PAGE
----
Acids Res. 23: 4407–4414.
The circadian basis of ovarian diapause regu-
Geographical patterns in the
Wang, S., C. J. Basten and Z. B. Zeng, 2006
pher. Department of Statistics, North Carolina State University,
Wilcox, P., 1995
Genetic Dissection of Fusiform Rust Resistance in Lob-
lolly Pine. Ph.D. Thesis, North Carolina State University, Raleigh,
Wray, G. A., M. W. Hahn, E. Abouheif, J. P. Balhoff, M. Pizer et al.,
2003The evolution of transcriptional regulation in eukaryotes.
Mol. Biol. Evol. 20: 1377–1419.
Zeng, Z. B., 1994Precisionmappingof quantitative trait loci.Genet-
ics 136: 1457–1468.
Windows QTL Cartogra-
Communicating editor: D. Houle
Polymorphic markers used to distinguish FL and AB alleles in the F2generation
Primers (59 / 39)
A. Gene-based codominant markers
HinfI AB28 50.0
UbcD4EcoRVFL2 18 124.6
BccI AB35 22.6
AciI AB3 12 53.1
B. Dominant AFLP markers
QTL Map of Photoperiodic Response 401
aThe genes are named according to the putative ortholog from TBLASTX results of the W. smithii sequence
against the genome of D. melanogaster. The numbered genes are unannotated on FlyBase and the prefix Cg- has
been replaced by Ws- for W. smithii. The GenBank accession nos. for the nine genes, in descending order, are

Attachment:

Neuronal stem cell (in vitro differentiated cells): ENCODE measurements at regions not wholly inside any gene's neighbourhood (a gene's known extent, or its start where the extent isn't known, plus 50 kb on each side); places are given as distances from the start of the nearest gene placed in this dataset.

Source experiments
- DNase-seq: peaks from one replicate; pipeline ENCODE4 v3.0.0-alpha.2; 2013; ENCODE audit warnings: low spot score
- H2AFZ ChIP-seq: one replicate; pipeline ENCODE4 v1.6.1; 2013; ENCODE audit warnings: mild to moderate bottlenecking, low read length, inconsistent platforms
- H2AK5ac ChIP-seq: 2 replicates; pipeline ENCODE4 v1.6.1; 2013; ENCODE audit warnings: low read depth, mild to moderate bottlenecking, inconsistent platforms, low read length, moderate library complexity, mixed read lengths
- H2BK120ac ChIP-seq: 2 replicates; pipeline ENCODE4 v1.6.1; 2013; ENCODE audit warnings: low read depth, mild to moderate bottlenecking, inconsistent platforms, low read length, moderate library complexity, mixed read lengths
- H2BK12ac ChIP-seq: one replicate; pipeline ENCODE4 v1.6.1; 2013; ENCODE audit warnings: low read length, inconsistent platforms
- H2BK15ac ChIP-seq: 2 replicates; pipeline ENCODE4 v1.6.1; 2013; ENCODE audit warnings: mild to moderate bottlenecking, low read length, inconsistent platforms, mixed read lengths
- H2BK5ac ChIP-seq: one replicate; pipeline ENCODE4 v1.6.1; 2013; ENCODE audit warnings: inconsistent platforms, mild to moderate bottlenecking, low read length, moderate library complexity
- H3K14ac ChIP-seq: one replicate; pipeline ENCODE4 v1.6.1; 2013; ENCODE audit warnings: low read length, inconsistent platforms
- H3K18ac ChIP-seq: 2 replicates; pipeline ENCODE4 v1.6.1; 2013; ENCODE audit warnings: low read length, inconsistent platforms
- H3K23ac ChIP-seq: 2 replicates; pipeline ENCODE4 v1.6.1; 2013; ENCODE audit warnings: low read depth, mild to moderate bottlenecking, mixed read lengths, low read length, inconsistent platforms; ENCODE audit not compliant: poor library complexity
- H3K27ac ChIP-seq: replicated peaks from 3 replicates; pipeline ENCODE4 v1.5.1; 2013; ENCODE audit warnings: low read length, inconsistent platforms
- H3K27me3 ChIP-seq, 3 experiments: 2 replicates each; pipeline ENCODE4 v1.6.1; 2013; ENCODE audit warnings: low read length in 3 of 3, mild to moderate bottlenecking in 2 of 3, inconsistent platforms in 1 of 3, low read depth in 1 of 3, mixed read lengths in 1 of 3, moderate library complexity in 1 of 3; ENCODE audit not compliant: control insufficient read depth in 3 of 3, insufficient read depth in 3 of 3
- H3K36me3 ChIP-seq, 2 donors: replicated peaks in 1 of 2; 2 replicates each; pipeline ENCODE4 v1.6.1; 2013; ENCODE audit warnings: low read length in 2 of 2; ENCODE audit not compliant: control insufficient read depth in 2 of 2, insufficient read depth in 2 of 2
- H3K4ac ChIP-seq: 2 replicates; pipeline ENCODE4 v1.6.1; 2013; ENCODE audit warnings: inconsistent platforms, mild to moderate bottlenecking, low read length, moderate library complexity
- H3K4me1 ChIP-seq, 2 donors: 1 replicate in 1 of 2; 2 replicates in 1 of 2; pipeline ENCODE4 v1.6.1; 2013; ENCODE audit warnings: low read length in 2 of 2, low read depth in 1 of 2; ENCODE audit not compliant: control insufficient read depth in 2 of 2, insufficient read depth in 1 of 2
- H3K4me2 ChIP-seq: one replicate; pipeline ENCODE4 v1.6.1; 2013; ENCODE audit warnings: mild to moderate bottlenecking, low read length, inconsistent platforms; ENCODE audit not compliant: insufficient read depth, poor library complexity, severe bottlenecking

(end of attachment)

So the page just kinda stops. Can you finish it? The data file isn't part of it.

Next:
EF094841–EF094856 and AY943312.
bThe restriction endonuclease used in genotyping (see materials and methods for details).
cThe polymorphism for Ws13043 is a 96-bp insertion/deletion. Genotyping in the F2was performed by scor-
ing length differences of PCR amplicons instead of by restriction endonuclease digestion.
dThe EcoRI and MseI core primer sequences for both the pre- and selective amplification steps of the AFLP
protocol are 59-GACTGCGTACCAATTC-39 and 59-GATGAGTCCTGAGTAA-39, respectively. The three bases af-
ter the letters E and M in each marker name denote the three arbitrary nucleotides added to the 39-end of the
core sequence for selective amplification. The lowercase letter at the end of the name distinguishes between
multiple markers generated by the same set of selective primers.
402 D. Mathias et al.